There’s nothing like a college drop-off to shake parents loose from our foundations, no matter how prepared we think we are!
That’s how I felt two years ago when my firstborn’s leaving for college happened to coincide with the approaching of Hurricane Irene, which proved to be a pretty significant storm. At that time, I wrote about parents sending kids off: “We hate to see them go, but it’s our job to let them go. So we endure the hurricane — the whipping of the wind, the pounding of the rain. Our hearts ache with the strain, but we stay hopeful. We ride out the storm and, if necessary, we’re there to pick up the pieces. At the same time, our worlds have changed, too, and we need to make things right for ourselves — a whole other challenge.”
As a sequel to that story, the week after dropping my daughter off at college, my husband and I received a call telling us we needed to bring her home to ride out the hurricane until the college was reopened — a serendipitous, weeklong gift of extra time with her! In an instant, I went from grief-stricken to gleeful — until it dawned on me that it meant doing that painful send-off all over again!
At that time, I wrote: “Since our children were babies, we’ve tried to help make life work out right for them. Some call it helicoptering; we just call it loving.”
The truth is, that summer before my daughter started her freshman year, I wasn’t just a loving helicopter parent; I was a rescue helicopter parent with searchlights beaming down, asserting my mom influence and authority. (As most moms know, this doesn’t go over well!) I gathered up every item she could possibly need for college, including a wall calendar with family photos (so she wouldn’t forget us), notepaper and stamps for writing home, and even a small kite.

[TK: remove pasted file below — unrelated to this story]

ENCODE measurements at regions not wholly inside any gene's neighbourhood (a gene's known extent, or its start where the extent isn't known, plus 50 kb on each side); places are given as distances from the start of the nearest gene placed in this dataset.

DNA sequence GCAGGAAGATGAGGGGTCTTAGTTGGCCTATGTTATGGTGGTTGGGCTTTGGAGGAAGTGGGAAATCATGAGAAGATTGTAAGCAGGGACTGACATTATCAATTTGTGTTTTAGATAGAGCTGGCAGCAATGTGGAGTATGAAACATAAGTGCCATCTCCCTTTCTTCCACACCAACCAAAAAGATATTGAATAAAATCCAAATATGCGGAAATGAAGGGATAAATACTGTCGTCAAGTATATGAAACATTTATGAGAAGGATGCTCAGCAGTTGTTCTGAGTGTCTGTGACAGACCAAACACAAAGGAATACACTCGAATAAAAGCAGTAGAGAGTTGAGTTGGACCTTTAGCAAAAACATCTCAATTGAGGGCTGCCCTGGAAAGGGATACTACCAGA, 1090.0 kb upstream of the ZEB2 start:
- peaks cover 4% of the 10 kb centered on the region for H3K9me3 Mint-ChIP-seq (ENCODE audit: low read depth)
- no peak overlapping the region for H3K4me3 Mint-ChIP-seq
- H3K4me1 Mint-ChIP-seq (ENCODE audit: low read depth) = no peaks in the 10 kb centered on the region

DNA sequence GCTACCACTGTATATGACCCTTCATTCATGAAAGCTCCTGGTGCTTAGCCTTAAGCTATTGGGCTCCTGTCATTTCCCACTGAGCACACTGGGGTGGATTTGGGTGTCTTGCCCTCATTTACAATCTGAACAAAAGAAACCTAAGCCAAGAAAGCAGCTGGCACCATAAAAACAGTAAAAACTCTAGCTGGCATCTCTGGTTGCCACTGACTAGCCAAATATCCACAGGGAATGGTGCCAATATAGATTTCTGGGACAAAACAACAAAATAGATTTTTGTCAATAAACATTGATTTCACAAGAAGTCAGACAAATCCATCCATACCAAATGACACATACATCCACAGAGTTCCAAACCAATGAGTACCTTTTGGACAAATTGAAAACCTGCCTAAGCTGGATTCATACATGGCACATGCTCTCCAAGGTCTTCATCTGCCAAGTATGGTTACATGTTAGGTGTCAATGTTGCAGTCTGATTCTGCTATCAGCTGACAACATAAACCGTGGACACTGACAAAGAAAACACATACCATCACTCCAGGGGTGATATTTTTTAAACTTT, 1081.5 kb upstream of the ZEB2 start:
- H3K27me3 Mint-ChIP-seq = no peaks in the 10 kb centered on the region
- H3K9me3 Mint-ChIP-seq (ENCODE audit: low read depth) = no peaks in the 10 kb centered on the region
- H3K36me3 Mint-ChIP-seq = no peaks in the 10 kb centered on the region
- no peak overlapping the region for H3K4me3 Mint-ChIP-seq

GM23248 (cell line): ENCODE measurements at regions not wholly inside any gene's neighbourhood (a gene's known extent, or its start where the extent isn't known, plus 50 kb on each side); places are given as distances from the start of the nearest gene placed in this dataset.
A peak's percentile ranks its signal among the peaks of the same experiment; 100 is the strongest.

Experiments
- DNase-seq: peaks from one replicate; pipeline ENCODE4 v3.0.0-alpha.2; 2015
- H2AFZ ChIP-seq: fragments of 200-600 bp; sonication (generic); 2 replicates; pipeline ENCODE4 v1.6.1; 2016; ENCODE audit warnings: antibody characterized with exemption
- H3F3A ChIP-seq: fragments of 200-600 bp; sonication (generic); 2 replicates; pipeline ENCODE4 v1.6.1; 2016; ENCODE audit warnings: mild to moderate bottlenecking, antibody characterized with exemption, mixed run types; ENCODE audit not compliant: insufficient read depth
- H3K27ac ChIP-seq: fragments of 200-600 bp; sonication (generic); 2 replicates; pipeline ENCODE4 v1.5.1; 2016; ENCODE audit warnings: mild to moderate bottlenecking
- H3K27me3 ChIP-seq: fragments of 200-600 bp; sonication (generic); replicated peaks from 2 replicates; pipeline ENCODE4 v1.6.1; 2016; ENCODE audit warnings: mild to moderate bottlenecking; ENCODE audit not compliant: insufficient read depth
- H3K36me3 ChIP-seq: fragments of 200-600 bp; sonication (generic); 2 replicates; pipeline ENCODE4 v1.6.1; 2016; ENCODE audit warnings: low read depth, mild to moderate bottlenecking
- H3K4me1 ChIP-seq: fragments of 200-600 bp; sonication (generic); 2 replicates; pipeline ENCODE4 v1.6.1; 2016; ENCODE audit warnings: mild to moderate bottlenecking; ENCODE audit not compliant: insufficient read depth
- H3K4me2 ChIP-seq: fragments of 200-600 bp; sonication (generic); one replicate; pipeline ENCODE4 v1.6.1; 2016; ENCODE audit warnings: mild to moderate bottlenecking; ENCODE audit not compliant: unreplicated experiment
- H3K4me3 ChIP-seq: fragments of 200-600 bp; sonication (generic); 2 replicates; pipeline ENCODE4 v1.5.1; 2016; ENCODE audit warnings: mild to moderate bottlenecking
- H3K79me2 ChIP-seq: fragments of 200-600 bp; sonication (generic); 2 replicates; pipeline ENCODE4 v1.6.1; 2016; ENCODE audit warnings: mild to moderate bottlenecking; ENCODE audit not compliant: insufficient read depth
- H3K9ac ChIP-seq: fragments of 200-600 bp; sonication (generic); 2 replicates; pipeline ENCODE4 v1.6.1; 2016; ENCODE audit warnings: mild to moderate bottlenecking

That wall calendar sat in her desk all year. (OK, maybe my captions were a bit sappy.) The notecards and stamps were returned in May untouched. (Nobody writes letters home anymore, but I hadn’t wanted to believe it!) As for the kite — well, there’s probably no reasonable explanation for why I thought she needed to pack that. Of course, it was never flown. Let’s just say moms act a bit crazy when a child leaves the nest. Instead of viewing my daughter as a grown woman, I guess I was remembering her at age 12. (Hey, it happens!)
Experts recommend taking a hands-off, “here if you need me” approach when it comes to college students. So after my send-offs, I resisted calling my daughter and she didn’t call me. I knew she was OK, though, because I could hear her voice in our house while she was “hanging out” with her brother on Skype. It was almost as if she were home. Almost.
Seeing your child in her dorm room on Skype for the first time conjures up many other firsts — first time strapping her into a car seat, first tooth, first steps, first grade, first cross-country meet, first time driving. ... It’s impossible to imagine life apart from someone who’s consumed your life so passionately for so long, enhancing it with so many milestones. Having made it through freshman- and sophomore-year send-offs, though, I can tell you confidently that they get easier.
Sophomore year, I still helped my daughter pack but backed way off on my suggestions about what to bring. This year, her junior year, I no longer concerned myself with all those details she’s responsible for. If she doesn’t have the laundry detergent, the multivitamins or the lint roller, she’ll survive. We both will! (But I have to admit, her losing her eyeglasses and having her computer crash just a few days before send-off did get my rotors turning somewhat.)
Mary Alice Cookson is associate editor of Boston Parents Paper and a Beverly-based columnist. She welcomes comments at firstname.lastname@example.org.